01.03: Turnout – 37.7%, 69,643 votes cast. That’s down pretty much exactly 10% on last year, when Rahman won with 43% and 37,395 votes on the second round.
01.00: Turnout is 37%. That’s around what had been expected (perhaps slightly on the high side), but there is not much that can be read into that with regards to the final result until we start seeing where turnout is high or low.
00.40: As mentioned earlier, there is a council by-election taking place in the borough tonight. Stepney ward has been to the polls again after Alibor Choudhary was implicated in the Rahman verdict. Turnout is an impressive 47% there.
Turnout in Stepney ward by election (vacated by disqualified Alibor Choudhury) at 47%. Relatively high pic.twitter.com/yGW8tfz0A9
— Ted Jeory (@TedJeory) June 11, 2015
00.21: Just spoken to a respected veteran of Tower Hamlets politics, who says to me that support for Biggs and Khan is so different across various parts of the borough that it will be impossible to make an informed prediction until many of the votes have been counted.
They also point out the enormity of tonight’s result. If John Biggs wins, it could kill off Lutfur Rahman as a serious force in the borough – but if Rabina Khan wins, then it proves Rahman and his acolytes can win even in the face of disgraced disqualification.
00.04: Counting has just begun – could we actually have an early result?
Earlier, a very good source gave me an estimate of 5am. Now, I’ve just heard something to raise my spirits: it could potentially be much earlier than that. With a low turnout (“30-35%” reckons one), no concurrent council elections (except one council by-election) and the same number of council staff as last year, it might not be such a long night after all.
Or maybe I’m just trying to make you all stay up with me.
23.44: Some mixed news now. I’m hearing that turnout was “abysmal” in many good Labour places, including Isle of Dogs – although one doorknocker in that area said they felt it had been a good response.
When I spoke to people running committee rooms earlier today, there was real concern about the number of activists out. After such a big effort by Labour troops in the run up to such a big defeat a month ago, party sources concede it has been difficult to energise activists for this by-election.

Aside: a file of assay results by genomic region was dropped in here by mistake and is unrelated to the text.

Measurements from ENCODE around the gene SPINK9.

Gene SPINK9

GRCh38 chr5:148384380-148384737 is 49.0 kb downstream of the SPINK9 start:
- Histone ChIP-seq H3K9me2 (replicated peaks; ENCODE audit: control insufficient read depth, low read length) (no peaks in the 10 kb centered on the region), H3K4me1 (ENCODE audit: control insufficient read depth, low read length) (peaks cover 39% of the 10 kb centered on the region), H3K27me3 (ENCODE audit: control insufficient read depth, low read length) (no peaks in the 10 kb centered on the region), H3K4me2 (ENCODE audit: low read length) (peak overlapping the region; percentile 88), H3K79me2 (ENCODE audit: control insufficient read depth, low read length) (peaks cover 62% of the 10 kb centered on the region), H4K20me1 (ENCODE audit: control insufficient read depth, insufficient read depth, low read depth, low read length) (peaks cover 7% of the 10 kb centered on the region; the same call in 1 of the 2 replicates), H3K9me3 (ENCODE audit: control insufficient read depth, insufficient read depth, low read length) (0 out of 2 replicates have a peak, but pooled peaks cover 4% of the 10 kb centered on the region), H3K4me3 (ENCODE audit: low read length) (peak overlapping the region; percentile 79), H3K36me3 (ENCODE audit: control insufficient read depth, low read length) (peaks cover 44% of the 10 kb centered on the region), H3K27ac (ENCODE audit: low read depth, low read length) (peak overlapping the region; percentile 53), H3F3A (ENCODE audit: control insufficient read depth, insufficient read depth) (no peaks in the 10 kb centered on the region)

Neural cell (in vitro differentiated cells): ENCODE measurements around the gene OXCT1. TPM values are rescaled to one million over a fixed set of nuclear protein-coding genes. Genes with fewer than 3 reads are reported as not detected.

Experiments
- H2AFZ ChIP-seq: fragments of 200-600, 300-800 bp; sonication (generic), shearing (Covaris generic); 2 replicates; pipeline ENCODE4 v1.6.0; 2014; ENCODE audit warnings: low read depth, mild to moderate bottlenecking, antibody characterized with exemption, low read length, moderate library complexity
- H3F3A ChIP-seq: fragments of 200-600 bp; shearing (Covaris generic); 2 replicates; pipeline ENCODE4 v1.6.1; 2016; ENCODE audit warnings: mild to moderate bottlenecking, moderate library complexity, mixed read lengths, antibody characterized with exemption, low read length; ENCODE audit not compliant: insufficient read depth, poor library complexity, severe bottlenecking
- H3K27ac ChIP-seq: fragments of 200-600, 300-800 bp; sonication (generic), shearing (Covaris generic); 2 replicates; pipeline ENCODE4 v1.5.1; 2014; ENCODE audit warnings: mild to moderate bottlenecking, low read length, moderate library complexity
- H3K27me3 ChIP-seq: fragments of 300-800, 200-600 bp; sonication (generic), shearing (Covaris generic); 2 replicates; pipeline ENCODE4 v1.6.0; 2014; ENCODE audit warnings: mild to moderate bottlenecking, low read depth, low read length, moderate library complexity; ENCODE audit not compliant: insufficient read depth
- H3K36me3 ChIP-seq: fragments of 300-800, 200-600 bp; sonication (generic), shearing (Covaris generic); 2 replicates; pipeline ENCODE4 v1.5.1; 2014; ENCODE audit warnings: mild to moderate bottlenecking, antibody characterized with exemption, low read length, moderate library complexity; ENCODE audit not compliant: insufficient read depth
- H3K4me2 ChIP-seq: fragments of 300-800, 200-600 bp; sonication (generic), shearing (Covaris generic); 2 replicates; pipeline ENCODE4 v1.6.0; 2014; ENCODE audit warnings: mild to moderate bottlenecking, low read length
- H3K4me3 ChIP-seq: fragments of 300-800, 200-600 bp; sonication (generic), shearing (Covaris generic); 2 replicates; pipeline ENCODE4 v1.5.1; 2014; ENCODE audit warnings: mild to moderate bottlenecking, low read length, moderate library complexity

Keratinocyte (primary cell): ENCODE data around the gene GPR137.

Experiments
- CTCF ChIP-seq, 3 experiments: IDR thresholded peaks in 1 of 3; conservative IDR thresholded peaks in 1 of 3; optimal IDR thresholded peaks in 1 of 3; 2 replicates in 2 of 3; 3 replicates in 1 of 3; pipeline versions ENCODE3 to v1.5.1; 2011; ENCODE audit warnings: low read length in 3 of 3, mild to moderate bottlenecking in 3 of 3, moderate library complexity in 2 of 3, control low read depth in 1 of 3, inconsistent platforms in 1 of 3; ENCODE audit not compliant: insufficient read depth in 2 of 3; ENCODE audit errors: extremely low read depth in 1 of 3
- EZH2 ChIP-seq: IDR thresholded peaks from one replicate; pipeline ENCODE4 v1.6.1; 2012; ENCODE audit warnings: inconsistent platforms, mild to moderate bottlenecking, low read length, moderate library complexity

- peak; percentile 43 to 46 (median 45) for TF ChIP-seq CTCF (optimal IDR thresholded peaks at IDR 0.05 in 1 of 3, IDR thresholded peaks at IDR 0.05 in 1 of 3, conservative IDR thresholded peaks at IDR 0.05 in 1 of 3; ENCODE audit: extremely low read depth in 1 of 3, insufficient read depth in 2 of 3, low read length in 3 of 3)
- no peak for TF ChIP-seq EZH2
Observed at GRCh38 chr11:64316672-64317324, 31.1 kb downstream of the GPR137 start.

23.07: I liveblogged last year’s Tower Hamlets marathon five-day election count, and during that time Labour were confident until quite late on in the mayoral count, which lasted until Saturday. This year, the party is far less likely to declare anything as ‘good news’ until they have a clearer picture of how things are turning out.
Having said that, I have just spoken to a source at the count who tells me that some sampling in what they consider “Rabina Khan territory” show Labour neck and neck with the independent. As a disclaimer, these are early, early signs – but they are tentatively positive for Biggs.
22.53: So, what of electoral shenanigans? That is, after all, why I am unnecessarily staying up all night on a Thursday. In April, Lutfur Rahman was found guilty of a host of actions, including using taxpayer-funded grants to induce votes, of bribery and corruption, and of corrupt practices of undue spiritual influence.
However, they weren’t the only issues that were raised about last May’s elections, and the police have increased paroles of polling stations today and marked out clear ‘safe zones’ outside to limit reported problems of voter intimidation. A raucous crowd of Rahman supporters gathered outside the count last year after his victory was apparent, causing police to lock people inside – this year the count is being held in the Excel centre, outside of the borough, to avoid this problem.
However, there have been allegations of impropriety already. Police are investigating reports of allegations of harvesting of postal votes, use of ‘ghost’ voters and improper distribution of election literature.
22.33: With internal elections going on, there seems to have been more candidates visiting Tower Hamlets in recent weeks than even Labour activists. Leadership contender Yvette Cooper Instagrammed her visit today:
22.25: The election is set to be quite close between Labour’s John Biggs and independent candidate (backed by Lutfur Rahman) Rabina Khan. Turnout is slightly higher than may have been expected given the general was only a month ago – and if Labour are not claiming this is necessarily a good sign, they are not conceding it is a bad one.
The fascinating thing about this election is that it will be impossible to extrapolate any wider meaning from it, no matter what the result. Tower Hamlets politics is unique, and seems to be so different even from its neighbouring boroughs that it would be difficult to take Labour’s result and take from it a sign how the party will do in next year’s London wide election.
With many hours ahead of us, please do not expect updates to come as thick and fast and exciting as this throughout the night.
22.10: Hello, and welcome to the first LabourList election liveblog since… erm, well, yes.
Moving swiftly on, I’m Conor Pope and I will be running tonight’s coverage of the Tower Hamlets mayoral by-election coverage, which was prompted by Lutfur Rahman’s unceremonious booting out of office after being found guilty of electoral fraud.
We are not expecting a result until 5am, and do not be surprised if there is nothing until 7 or 8 o’clock. Still, that’s a fair leap forward for anyone who remembers the election last May, when the count lasted for five days. I sincerely hope it will not last five days, but I cannot promise anything.